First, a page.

AUSA 2021 Under New Leadership and Highlighting Latest Army Advancements

While the global pandemic has hampered personal events at best, AUSA 2021 is back and will be held this week at the Washington Convention Center. AUSA has not only planned a strong event, but is doing so under new leadership, with the appointment of recently retired General Bob Brown as president and CEO.

The military needs AUSA “now more than ever,” Brown said in a recent interview. “We have a huge vision and we play a huge role as the voice of the army.” By bringing industry and military leadership together in one space, AUSA 2021 will highlight the Army’s vision of maintaining excellence and the new and emerging technologies that will enable the mission.

Before heading to the show, Modern combat space the editorial team gathers the latest news that will be relevant to this event.

Focus on readiness:

To ensure global preparedness, the U.S. military and military command seek to support three main priorities: manpower, readiness, and modernization. During the AUSA 2021 senior panel of leaders will offer an update to Regionally adjusted model for readiness and modernizationand how it maintains these three priorities.

Unified network strategy

Going to the event, the U.S. military recently rewarded the delivery of Manpack and Leader radios for data that supports a unified network strategy for services. The software defined radio stations enable multiple communication options for commanders and allow fast and flexible waveform upgrades with the advent of new technologies.

We contacted Rob Scott, general manager of tactical communications at Collins Aerospace, to ask him about the recent award. “We are very proud to be a major provider of program manager radio stations, Tactical Radio, which are helping to build a strong integrated tactical network for the US military,” he told us. “PRC-162 is at the forefront of software-defined radio engineering and brings great capabilities to military formations and platforms.”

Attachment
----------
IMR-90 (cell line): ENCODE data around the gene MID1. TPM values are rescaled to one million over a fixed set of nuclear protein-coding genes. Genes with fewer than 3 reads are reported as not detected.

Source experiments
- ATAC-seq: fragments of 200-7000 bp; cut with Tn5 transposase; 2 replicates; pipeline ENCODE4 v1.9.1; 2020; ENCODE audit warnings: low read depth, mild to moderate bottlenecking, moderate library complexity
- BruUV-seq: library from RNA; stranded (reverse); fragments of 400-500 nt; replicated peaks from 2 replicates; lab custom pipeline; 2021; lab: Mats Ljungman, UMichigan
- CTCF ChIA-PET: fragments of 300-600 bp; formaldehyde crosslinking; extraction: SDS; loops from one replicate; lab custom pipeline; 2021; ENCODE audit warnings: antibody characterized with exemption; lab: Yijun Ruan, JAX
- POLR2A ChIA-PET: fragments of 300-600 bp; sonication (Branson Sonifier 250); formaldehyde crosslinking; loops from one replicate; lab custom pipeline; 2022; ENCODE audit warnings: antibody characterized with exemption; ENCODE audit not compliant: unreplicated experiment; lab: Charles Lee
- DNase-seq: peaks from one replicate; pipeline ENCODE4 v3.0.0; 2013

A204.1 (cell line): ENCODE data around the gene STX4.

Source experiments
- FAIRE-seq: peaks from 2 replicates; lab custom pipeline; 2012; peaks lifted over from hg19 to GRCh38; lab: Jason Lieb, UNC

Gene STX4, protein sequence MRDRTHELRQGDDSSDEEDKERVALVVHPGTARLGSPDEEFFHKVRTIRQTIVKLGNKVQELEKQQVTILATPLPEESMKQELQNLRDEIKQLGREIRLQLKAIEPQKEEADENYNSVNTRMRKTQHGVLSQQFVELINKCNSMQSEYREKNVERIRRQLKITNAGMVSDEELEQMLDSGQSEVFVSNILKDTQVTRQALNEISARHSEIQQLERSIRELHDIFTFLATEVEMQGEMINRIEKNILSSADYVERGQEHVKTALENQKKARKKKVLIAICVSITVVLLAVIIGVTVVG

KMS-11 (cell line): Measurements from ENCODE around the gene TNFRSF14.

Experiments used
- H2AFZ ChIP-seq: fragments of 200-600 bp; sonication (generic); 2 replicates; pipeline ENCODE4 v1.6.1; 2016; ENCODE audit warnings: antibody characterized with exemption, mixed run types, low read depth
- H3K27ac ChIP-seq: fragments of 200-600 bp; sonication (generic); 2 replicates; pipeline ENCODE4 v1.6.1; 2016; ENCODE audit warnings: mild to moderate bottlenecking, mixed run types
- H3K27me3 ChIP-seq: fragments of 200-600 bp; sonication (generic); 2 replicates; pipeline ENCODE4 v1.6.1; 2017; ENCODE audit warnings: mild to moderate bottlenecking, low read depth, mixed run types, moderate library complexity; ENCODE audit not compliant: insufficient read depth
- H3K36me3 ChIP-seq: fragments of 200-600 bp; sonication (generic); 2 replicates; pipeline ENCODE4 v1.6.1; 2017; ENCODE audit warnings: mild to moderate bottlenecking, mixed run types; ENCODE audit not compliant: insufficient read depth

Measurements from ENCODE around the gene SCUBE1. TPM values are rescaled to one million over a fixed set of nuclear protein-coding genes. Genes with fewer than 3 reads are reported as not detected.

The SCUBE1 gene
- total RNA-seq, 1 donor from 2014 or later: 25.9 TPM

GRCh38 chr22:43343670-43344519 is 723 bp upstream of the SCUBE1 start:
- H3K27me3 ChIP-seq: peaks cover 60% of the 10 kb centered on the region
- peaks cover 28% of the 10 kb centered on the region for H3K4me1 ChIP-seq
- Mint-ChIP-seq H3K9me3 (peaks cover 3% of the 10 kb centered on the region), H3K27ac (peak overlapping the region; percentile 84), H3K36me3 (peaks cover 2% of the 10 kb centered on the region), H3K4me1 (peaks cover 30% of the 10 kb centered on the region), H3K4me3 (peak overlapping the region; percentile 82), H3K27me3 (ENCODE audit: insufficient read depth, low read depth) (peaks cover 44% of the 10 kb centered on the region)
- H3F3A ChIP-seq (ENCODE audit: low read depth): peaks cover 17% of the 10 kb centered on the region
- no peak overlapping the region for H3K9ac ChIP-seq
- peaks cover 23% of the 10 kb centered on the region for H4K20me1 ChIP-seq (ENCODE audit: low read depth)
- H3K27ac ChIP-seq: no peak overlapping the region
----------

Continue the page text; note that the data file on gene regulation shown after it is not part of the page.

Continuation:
Next generation combat vehicles

Optional manned combat vehicles are a critical capability that the US military needs on the battlefield today and in the future. The military is working with the prototyping industry and released RFP at the end of last year.

Brig. General Ross Coffman, director of the next-generation inter-combat vehicle team, said the progress was “a big step forward for our military as we bring about a transformational change in our infantry.”

In exclusive National Defense interview with General Murray, the head of the army’s futures command, noted that they “have set expectations for the industry quite high”. They decided that they needed competition in the program and restarted the process at the beginning to get more participation. Industry will demonstrate progress in this area.

The zero-confidence approach is mandatory for the military in the digital age

Data protection and authenticity and the multidomain network, collaboration between different services is crucial for real-time decision making. As services move to JADC2, they must adopt a zero-confidence approach to the army CIO Raj Iyer indicated. At a recent virtual event, Ayer told the audience that there was no other way. “We rely heavily on commercial technology to activate JADC2, we are no longer in the mode of writing our own software or building our own platforms for the revenue system from scratch.”

At AUSA 2021, we expect to hear more about this approach during one of the panel sessions.

AUSA 2021 will be full of topics like these and others. AUSA President Brown noted that “the better the military, the more they can do to deter our opponents.” By uniting the industry, introducing the latest technological advances and creating opportunities for collaboration with events like these, AUSA 2021 is on track to help with the upcoming mission.

Expect more information about AUSA 2021 from our editorial team @ModBattlespace and # AUSA21.